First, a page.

The First Nations health program also covers certain orthodontic treatments, but only when the case is deemed medically necessary. A claimant must have “severe and functionally handicapping malocclusion” (overbite) to be eligible. The department determined Willier’s case fell short after it consulted with four orthodontists of its own choosing — but those doctors did not physically examine Willier.

Health Canada defends decision

In a statement Thursday, Health Canada defended its decision to deny care, adding in 2014-15 it funded approximately $5 million in orthodontic treatment for other kids.

“In this case, the issue is not about the monetary value or affordability of the claim,” the statement said. “The issue is that there is no clinical evidence to support approval of the claim under the Non-Insured Health Benefits Program (NIHB).”

Health Canada also said the program for First Nations children is more generous than what is available to others. “The NIHB program covers the full cost of orthodontic treatment when it is medically necessary … whereas private plans typically cover only one-quarter to one-third of costs.”

Blackstock said she doesn’t believe the government should cover orthodontics to fix cosmetic issues, and she is aware of departmental concerns over opening the “floodgates” for orthodontic care.

“But if there are other children out there who can’t eat or talk properly without chronic pain, they’re welcome to all my tax dollars,” she said.

“We are saying, if there’s a medical need, and where the alternative is a far more costly intervention [such as surgery], that the government would pay for in any event, why not take the lower-cost item that’s actually in the child’s best interest?”

‘Simply perverse’

Willier is not the first child to be repeatedly denied coverage. In 2015-16, nearly all applications, at all three levels of appeals pertaining to the orthodontics program, were denied by administrators of the benefits program: 99 per cent of first-level appeals, 100 per cent of second-level appeals and 100 per cent of all third-level appeals.

Sarah Clarke, the lawyer representing the girl pro bono, has already filed an appeal to the Federal Court ruling. The government’s legal costs will almost certainly go up, she said, because lawyers will have to respond to the latest factum filed in court last week.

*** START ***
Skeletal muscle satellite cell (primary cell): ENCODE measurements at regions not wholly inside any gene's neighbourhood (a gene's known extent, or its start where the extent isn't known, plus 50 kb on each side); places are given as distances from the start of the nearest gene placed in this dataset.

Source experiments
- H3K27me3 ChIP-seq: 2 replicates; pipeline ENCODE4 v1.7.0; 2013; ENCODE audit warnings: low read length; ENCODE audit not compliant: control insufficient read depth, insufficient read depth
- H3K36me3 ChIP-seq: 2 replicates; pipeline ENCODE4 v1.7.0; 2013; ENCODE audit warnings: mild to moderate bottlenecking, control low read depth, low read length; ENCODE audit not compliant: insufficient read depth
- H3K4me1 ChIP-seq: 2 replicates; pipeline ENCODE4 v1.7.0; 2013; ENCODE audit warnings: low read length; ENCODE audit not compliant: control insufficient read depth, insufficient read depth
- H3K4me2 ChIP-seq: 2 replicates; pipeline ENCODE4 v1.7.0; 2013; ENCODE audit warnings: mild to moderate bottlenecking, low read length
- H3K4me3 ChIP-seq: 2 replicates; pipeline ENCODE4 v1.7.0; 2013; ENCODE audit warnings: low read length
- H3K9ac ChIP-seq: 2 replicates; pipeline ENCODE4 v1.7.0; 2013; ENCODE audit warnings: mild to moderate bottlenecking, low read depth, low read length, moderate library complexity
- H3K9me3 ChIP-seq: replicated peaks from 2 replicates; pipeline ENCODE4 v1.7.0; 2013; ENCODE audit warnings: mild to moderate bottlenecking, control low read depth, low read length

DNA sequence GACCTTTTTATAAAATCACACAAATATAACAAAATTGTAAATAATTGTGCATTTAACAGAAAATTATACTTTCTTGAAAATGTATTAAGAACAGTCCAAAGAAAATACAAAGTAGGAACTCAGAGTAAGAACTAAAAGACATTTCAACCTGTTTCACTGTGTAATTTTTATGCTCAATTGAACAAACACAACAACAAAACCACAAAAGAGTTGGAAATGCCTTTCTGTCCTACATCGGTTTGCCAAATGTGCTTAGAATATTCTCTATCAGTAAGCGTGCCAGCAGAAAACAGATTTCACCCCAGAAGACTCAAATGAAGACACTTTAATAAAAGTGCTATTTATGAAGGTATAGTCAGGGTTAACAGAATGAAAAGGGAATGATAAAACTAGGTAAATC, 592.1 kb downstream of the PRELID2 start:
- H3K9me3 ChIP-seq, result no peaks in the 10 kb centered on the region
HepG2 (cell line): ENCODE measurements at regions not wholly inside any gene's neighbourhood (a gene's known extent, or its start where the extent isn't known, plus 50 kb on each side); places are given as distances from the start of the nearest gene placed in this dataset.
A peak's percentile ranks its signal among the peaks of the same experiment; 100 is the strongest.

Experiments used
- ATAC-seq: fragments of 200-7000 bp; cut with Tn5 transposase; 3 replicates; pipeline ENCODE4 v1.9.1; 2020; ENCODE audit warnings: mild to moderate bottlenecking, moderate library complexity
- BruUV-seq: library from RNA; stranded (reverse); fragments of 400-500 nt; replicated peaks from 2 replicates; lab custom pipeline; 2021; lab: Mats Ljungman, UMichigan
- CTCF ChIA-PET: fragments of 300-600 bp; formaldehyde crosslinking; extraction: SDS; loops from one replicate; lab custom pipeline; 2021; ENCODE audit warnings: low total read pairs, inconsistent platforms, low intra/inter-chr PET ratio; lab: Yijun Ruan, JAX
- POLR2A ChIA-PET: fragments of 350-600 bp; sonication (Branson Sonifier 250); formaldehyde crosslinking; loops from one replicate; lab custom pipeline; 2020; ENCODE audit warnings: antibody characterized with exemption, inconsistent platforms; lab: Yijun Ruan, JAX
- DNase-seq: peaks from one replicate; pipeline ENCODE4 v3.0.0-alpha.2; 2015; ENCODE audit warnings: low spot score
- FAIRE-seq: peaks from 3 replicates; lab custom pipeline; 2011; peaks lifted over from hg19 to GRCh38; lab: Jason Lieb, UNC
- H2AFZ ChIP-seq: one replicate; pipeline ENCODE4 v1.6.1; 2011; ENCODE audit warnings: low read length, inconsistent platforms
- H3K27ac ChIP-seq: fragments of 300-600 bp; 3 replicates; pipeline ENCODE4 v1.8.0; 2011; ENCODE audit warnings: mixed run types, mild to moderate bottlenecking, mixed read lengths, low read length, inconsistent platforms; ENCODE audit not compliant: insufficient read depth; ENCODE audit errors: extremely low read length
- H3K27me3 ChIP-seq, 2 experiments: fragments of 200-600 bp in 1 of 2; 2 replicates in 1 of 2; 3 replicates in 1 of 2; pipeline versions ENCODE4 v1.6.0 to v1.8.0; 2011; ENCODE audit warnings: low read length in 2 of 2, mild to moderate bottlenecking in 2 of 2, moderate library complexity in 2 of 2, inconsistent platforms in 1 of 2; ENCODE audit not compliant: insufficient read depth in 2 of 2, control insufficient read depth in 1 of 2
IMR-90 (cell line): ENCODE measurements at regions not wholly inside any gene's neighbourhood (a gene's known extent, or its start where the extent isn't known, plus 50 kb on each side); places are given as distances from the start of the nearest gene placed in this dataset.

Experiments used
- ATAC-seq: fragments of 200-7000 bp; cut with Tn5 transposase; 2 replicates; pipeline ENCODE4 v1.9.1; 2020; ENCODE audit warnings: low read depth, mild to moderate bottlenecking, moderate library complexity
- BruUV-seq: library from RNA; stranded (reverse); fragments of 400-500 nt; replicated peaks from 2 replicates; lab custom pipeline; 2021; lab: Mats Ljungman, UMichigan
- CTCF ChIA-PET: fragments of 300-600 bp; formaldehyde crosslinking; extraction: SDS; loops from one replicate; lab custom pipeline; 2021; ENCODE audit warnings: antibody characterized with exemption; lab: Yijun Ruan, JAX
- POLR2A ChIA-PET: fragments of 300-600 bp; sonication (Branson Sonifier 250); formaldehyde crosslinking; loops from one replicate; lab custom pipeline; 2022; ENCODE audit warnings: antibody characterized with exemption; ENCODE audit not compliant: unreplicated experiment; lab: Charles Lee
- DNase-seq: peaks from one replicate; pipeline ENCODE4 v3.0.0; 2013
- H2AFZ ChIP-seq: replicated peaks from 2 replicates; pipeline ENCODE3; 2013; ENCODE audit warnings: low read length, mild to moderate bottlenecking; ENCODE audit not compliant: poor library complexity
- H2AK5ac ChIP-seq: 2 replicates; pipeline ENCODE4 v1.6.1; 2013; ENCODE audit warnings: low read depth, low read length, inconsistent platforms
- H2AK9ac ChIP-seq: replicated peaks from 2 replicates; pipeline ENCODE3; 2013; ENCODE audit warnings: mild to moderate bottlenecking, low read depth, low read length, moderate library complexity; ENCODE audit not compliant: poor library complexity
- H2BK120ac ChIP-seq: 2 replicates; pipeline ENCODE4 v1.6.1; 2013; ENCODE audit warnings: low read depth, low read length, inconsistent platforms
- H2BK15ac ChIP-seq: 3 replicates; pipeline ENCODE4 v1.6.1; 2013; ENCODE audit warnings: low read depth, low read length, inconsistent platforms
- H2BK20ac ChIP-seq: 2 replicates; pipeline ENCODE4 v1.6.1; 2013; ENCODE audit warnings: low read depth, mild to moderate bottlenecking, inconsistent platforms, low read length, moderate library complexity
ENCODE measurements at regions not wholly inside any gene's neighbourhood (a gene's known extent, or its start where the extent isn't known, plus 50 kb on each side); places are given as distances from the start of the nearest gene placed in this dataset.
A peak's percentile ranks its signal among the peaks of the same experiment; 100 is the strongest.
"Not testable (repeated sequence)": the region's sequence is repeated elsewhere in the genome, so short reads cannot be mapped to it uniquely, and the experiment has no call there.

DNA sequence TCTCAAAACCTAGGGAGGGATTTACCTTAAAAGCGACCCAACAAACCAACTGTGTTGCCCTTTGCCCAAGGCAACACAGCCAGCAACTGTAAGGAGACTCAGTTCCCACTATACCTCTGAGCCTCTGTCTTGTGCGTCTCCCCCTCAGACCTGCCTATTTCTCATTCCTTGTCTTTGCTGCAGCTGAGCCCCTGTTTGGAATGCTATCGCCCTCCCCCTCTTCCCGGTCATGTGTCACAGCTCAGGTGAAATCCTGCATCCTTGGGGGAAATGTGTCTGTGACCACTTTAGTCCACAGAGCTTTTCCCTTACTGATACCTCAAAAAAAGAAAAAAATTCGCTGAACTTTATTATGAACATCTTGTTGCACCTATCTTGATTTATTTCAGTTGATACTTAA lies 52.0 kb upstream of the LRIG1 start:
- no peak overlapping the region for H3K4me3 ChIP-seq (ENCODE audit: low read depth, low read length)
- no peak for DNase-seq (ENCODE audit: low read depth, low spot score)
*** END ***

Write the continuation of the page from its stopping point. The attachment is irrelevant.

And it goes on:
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NDP MP Charlie Angus says Health Canada using lawyers to deny services is ‘bordering on institutional malevolence.’ (Adrian Wyld/Canadian Press)

Clarke said the health program is fundamentally flawed because departmental approval is not based on the child’s level of suffering.

As to why the government is continuing litigation, Clarke said she believes it’s all about the bottom line. “My only reasonable hypothesis is to save money on any other case that’s coming behind us.”

Angus, a candidate for his party’s leadership, said Indigenous Services Minister Jane Philpott could have intervened to stop legal proceedings before the court rendered its decision.

He said he has repeatedly raised this particular case with Philpott, who until recently served as health minister. During question period in January 2016, Philpott said she would look into Willier’s case and report back. Philpott’s office deferred to Health Canada for comment.

“Jane Philpott is a medical doctor, and she goes along with using lawyers to deny services — that’s simply perverse, it’s bordering on institutional malevolence.

“It’s the pattern of denial that has been inflicted on Indigenous children for decades, and this government has to be accountable and has to stop it.”

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Ottawa spent $110K in legal fees fighting First Nations girl over $6K dental procedure